The National Spittoon by Thomas Nast, in Charles Dickens's Pictures from Italy and American Notes (1877), Chapter VIII, "Washington. — The Legislature. — The President's House," p. 329. Wood-engraving, 4 by 5 ⅜ inches (10.3 cm high by 13.5 cm wide), vignetted. Descriptive headline: "The Insolence of Some English Settlers" (329).

Passage Illustrated: Dickens's Disgust at American Chewing and Spitting of Tobacco

As Washington may be called the head-quarters of tobacco-tinctured saliva, the time is come when I must confess, without any disguise, that the prevalence of those two odious practices of chewing and expectorating began about this time to be anything but agreeable, and soon became most offensive and sickening. In all the public places of America, this filthy custom is recognized. In the courts of law, the judge has his spittoon, the crier his, the witness his, and the prisoner his; while the jurymen and spectators are provided for, as so many men who in the course of nature must desire to spit incessantly. In the hospitals, the students of medicine are requested, by notices upon the wall, to eject their tobacco juice into the boxes provided for that purpose, and not to discolour the stairs. In public buildings, visitors are implored, through the same agency, to squirt the essence of their quids, or "plugs," as I have heard them called by gentlemen learned in this kind of sweetmeat, into the national spittoons, and not about the bases of the marble columns. But in some parts, this custom is inseparably mixed up with every meal and morning call, and with all the transactions of social life. The stranger, who follows in the track I took myself, will find it in its full bloom and glory, luxuriant in all its alarming recklessness, at Washington. And let him not persuade himself (as I once did, to my shame) that previous tourists have exaggerated its extent. The thing itself is an exaggeration of nastiness, which cannot be outdone. [Chapter VIII: "Washington. — The Legislature. — The President's House," 329-30]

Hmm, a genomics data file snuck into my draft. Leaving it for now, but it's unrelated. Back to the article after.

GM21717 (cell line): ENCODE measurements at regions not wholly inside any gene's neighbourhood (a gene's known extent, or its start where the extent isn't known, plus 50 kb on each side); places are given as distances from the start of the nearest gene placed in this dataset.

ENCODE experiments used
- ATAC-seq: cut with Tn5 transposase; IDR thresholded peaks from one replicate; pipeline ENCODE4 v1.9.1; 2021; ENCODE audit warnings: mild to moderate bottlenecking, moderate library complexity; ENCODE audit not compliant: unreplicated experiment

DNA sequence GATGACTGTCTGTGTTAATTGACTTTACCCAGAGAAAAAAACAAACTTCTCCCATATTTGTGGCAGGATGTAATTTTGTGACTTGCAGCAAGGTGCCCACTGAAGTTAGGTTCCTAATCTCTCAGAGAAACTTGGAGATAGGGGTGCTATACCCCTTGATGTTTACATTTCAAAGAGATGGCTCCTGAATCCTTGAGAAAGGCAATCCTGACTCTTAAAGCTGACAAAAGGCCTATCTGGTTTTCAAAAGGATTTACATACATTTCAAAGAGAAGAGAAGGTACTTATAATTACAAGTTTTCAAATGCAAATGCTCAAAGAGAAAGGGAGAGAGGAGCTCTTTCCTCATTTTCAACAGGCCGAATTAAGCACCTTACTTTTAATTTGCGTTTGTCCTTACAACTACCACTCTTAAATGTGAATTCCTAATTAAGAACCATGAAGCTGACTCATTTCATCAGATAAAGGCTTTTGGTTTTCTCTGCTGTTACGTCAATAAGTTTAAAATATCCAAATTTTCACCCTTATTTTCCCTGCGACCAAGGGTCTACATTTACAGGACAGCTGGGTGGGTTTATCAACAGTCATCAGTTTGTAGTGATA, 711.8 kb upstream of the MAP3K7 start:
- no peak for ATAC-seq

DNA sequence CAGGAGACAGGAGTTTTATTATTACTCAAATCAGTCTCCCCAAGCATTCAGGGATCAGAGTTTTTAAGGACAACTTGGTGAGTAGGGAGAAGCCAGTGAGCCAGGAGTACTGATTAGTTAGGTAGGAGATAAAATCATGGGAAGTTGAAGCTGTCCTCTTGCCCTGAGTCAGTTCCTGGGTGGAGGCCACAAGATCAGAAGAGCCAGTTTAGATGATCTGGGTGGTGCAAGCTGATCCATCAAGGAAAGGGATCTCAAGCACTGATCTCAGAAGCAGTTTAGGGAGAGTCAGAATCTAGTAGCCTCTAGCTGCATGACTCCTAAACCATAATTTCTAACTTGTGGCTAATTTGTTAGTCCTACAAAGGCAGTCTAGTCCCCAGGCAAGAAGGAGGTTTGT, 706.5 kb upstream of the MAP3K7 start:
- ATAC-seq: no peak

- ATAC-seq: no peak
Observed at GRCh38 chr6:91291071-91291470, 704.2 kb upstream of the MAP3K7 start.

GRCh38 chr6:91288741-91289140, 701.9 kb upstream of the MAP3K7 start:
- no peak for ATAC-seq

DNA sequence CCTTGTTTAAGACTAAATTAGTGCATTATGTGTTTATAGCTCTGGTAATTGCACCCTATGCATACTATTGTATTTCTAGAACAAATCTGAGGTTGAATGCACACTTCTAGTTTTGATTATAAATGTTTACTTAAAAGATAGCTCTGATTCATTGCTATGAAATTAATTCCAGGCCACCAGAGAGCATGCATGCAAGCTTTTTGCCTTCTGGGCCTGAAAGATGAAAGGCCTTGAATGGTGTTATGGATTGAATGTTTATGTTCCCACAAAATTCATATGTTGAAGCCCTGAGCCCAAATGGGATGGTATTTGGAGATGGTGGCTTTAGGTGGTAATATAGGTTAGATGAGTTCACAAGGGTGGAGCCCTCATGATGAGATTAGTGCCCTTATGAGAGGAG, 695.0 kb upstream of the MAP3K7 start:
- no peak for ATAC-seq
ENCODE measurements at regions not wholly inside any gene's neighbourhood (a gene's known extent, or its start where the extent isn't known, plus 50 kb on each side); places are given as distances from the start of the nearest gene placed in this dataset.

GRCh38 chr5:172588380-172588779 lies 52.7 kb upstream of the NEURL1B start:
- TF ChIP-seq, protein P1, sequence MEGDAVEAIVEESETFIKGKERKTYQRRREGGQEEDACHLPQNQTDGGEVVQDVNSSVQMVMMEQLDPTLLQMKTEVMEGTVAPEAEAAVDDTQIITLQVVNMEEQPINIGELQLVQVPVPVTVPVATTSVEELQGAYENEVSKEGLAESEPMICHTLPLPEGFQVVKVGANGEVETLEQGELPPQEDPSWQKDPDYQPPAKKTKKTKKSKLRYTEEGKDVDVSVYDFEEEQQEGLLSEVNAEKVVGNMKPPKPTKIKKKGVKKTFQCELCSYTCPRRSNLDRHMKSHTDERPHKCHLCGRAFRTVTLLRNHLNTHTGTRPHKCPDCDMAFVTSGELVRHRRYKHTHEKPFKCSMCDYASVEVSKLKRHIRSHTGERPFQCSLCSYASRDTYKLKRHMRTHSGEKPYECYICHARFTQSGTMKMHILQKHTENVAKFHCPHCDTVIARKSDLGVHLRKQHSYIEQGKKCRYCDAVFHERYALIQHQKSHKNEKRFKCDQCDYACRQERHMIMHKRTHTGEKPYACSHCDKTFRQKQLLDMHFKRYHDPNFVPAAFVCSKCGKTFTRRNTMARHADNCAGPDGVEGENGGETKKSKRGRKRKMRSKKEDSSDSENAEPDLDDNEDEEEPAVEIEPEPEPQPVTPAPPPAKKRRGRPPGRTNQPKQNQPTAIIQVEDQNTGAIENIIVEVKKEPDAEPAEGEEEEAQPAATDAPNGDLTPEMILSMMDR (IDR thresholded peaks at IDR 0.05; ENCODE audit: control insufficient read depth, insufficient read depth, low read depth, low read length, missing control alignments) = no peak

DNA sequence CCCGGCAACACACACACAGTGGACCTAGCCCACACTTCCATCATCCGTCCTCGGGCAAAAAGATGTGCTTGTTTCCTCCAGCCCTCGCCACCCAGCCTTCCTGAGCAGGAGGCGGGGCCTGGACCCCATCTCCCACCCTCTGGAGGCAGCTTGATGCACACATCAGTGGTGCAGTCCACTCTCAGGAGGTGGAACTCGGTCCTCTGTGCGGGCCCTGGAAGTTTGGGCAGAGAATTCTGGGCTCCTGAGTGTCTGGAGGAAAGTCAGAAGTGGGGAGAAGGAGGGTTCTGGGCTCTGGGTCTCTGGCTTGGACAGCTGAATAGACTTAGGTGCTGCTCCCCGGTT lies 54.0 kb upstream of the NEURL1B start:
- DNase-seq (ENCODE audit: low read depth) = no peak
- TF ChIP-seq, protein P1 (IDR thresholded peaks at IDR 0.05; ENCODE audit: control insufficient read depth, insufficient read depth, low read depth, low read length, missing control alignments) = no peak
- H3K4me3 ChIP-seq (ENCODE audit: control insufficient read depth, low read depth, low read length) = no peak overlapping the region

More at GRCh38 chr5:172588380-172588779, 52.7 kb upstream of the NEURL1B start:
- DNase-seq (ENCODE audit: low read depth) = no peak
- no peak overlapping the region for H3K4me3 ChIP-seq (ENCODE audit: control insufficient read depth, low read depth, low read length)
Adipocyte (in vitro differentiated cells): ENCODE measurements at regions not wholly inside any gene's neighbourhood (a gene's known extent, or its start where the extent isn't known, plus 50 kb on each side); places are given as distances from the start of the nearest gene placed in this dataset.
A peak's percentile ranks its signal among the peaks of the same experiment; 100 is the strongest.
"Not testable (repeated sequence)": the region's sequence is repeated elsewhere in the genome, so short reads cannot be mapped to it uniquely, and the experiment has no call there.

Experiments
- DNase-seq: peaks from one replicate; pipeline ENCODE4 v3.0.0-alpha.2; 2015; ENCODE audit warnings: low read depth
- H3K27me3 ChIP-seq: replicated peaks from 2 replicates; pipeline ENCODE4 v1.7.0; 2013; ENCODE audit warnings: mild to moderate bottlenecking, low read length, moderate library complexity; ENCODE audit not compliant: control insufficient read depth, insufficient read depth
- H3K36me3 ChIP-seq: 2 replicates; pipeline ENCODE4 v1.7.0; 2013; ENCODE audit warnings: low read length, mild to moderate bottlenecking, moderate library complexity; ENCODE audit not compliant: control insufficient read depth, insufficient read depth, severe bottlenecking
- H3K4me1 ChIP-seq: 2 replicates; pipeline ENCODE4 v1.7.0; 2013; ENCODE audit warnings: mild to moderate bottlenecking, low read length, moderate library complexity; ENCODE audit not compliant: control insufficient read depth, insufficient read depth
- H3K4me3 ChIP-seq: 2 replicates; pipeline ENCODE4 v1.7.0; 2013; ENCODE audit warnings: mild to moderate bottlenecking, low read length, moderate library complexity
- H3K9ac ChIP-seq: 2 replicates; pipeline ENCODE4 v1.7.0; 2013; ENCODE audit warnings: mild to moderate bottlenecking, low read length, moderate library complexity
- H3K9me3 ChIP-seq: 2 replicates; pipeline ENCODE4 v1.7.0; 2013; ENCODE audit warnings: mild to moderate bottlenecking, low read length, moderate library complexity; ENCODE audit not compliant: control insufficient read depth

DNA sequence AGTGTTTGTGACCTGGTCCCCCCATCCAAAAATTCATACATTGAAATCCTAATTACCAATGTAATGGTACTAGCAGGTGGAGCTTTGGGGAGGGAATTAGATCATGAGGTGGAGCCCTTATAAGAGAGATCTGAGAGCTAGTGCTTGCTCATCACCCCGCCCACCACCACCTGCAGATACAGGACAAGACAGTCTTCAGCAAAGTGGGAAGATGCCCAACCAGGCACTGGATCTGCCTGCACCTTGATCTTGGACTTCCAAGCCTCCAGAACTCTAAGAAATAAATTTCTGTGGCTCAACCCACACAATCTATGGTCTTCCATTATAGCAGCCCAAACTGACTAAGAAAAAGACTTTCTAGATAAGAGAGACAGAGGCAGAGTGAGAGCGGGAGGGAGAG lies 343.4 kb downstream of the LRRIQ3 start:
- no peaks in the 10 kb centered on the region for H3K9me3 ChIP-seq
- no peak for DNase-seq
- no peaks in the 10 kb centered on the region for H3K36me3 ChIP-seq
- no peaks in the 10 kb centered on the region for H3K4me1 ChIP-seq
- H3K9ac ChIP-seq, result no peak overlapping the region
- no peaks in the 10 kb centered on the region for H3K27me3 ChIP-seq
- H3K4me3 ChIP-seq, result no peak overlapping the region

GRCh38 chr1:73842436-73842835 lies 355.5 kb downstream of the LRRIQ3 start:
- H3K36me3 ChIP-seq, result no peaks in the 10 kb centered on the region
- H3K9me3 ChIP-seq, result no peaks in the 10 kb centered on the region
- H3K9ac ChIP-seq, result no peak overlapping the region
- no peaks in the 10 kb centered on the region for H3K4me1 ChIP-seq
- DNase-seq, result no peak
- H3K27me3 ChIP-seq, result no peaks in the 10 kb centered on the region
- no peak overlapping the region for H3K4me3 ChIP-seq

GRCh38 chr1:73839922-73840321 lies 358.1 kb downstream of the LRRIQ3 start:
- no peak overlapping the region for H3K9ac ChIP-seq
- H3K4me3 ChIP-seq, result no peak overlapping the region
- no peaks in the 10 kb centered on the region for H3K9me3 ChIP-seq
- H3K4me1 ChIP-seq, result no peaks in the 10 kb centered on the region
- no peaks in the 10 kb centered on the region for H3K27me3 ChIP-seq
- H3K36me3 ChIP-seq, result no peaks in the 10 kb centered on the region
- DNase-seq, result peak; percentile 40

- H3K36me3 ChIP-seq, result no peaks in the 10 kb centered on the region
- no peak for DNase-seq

Commentary: The Ubiquitous Spittoon and The Cigarette-Smoking Mania of the 1860s

The majority of American men Dickens encountered on his initial Reading Tour were given to what the Englishman regarded as a disgusting habit — chewing tobacco and expectorating the resultant juices. Although chewing and smoking of tabacco seem almost to have been indications of patriotism for many Americans prior to the Civil War, Nast agreed with Dickens's aversion to chewing tobacco. The "National Spittoon" in his illustration for Chapter VIII supplants that other symbol of American politics, The White House, which was the subject of A. B. Frost's illustration for this chapter.

Nast, ever the humorist, has a serpent's head rising through the foul smoke emanating from the mouth of the National Spittoon, amounting to characteristic visual hyperbole for the popular New York cartoonist. In what constitutes a subtitle, Nast describes Washington, D. C., as "The Head-Quarters of Tobacco-Tinctured Saliva," as if it rather than The White House or The Capitol is a more fitting symbol for the legislative and executive functions of the American federal government. Since Dickens had reacted to the chewing and expectorating of tobacco as abhorrent social practices common in "the public places of America," Nast's hyperbole in this illustration of the gigantic receptacle for saliva complements Dickens's sentiments precisely. The cartoonist reinforces the connection between the repulsive consumption of tobacco and American politics in the next illustration, the ironically entitled Honorable Member. In contrast, A. B. Frost in the British Household Edition (1880) shows neither a spittoon, nor the chewing or even smoking of tobacco among the dozen visitors to The White House.